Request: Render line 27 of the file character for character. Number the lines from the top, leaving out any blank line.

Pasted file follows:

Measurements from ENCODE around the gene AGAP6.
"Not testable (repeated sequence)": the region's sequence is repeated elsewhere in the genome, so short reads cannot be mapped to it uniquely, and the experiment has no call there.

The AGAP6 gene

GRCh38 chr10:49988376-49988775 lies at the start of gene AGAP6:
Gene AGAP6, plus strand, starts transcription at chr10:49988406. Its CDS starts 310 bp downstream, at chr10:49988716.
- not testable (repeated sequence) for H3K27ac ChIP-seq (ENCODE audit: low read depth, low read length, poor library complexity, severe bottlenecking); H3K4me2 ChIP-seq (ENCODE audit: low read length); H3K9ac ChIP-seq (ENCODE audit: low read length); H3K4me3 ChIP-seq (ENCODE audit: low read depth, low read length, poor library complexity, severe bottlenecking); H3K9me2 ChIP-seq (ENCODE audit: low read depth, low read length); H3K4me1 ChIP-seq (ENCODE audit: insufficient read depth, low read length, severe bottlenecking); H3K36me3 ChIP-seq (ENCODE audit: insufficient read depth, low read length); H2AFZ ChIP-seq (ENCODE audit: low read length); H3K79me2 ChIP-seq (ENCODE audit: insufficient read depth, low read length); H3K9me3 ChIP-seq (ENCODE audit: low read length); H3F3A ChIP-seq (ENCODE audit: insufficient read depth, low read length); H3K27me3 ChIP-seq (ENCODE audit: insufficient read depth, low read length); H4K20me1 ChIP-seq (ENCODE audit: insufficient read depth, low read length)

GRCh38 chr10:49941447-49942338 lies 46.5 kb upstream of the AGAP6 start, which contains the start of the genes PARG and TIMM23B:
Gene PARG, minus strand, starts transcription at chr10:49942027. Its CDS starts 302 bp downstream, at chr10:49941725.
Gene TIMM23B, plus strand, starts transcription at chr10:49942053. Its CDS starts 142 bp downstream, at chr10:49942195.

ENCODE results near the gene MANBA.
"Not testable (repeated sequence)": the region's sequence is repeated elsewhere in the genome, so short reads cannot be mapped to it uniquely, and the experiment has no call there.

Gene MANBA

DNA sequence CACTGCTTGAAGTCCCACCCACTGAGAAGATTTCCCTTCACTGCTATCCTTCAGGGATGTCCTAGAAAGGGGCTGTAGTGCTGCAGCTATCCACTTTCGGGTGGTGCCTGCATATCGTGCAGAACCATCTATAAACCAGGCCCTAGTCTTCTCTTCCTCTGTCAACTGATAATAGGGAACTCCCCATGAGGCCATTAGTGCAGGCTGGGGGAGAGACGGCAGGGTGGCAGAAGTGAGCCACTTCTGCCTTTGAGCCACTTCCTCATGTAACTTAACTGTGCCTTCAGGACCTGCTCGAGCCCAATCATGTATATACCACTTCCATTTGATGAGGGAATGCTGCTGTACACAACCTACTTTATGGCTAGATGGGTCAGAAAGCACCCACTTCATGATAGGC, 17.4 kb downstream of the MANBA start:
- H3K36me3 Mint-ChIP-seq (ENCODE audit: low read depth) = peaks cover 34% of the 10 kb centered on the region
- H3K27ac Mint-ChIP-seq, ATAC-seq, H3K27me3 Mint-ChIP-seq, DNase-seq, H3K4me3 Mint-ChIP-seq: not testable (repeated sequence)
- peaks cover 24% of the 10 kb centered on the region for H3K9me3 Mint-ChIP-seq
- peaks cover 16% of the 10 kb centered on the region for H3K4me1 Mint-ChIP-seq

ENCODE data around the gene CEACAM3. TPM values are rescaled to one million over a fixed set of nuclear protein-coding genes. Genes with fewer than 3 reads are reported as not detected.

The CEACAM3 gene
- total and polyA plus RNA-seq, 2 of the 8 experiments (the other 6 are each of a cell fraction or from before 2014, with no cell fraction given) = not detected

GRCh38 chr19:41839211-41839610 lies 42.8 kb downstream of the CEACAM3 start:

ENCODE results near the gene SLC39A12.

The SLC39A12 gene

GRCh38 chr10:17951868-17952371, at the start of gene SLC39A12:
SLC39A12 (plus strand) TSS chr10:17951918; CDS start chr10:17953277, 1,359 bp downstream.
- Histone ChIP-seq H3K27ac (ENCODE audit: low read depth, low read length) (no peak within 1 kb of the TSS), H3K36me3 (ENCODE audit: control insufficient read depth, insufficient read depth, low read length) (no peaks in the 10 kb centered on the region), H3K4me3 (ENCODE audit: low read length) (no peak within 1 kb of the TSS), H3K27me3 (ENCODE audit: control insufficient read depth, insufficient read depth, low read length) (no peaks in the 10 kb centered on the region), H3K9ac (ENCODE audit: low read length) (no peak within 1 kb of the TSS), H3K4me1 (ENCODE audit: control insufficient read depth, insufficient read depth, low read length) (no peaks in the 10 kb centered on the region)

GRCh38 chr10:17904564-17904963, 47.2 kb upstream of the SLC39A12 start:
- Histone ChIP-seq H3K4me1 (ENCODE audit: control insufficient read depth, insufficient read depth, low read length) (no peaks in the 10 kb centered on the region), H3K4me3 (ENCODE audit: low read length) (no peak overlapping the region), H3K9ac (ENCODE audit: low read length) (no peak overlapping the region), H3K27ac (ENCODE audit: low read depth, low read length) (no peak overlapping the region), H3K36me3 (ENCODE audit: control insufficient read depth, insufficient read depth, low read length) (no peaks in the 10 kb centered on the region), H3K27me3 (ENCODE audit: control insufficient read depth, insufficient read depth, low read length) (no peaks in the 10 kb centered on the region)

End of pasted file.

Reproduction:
GRCh38 chr10:17904564-17904963, 47.2 kb upstream of the SLC39A12 start: